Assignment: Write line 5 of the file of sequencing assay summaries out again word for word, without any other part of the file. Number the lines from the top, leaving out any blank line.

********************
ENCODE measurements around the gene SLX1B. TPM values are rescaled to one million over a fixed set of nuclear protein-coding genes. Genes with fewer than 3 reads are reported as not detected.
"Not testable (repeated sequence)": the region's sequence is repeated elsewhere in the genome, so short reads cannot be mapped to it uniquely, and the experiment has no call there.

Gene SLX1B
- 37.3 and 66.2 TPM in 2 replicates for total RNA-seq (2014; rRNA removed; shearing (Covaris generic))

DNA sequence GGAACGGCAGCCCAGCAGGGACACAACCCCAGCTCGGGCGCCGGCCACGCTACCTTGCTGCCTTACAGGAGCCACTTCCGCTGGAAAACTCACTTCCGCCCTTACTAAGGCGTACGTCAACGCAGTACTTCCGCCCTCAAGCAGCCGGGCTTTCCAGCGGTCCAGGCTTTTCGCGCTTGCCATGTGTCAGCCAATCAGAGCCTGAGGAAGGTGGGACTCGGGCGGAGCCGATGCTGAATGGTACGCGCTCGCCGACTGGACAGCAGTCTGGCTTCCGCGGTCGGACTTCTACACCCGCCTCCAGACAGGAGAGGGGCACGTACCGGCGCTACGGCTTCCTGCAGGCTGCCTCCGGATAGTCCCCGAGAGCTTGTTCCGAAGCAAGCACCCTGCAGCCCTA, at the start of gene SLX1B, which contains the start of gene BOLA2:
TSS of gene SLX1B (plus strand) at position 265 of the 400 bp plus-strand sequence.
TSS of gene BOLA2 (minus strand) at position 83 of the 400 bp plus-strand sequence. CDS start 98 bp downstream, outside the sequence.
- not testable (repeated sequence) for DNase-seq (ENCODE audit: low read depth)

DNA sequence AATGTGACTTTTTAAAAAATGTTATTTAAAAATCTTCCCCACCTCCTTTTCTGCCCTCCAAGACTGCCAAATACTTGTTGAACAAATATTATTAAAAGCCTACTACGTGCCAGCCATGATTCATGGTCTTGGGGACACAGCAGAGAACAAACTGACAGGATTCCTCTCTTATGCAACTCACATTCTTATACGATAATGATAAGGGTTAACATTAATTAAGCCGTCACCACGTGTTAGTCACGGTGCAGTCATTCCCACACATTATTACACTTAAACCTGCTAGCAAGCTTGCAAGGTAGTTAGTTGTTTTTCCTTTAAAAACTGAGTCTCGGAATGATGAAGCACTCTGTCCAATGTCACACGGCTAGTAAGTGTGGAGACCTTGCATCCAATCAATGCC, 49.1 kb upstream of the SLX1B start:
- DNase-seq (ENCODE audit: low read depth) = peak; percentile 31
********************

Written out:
DNA sequence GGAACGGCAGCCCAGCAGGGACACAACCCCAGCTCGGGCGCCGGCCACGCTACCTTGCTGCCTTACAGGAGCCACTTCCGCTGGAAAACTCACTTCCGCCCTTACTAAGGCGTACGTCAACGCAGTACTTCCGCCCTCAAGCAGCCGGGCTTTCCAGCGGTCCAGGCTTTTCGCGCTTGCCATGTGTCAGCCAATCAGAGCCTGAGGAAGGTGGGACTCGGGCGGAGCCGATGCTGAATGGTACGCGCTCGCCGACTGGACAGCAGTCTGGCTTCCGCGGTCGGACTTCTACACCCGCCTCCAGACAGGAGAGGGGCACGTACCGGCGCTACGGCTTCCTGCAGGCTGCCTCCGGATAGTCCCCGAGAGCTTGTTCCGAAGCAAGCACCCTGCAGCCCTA, at the start of gene SLX1B, which contains the start of gene BOLA2: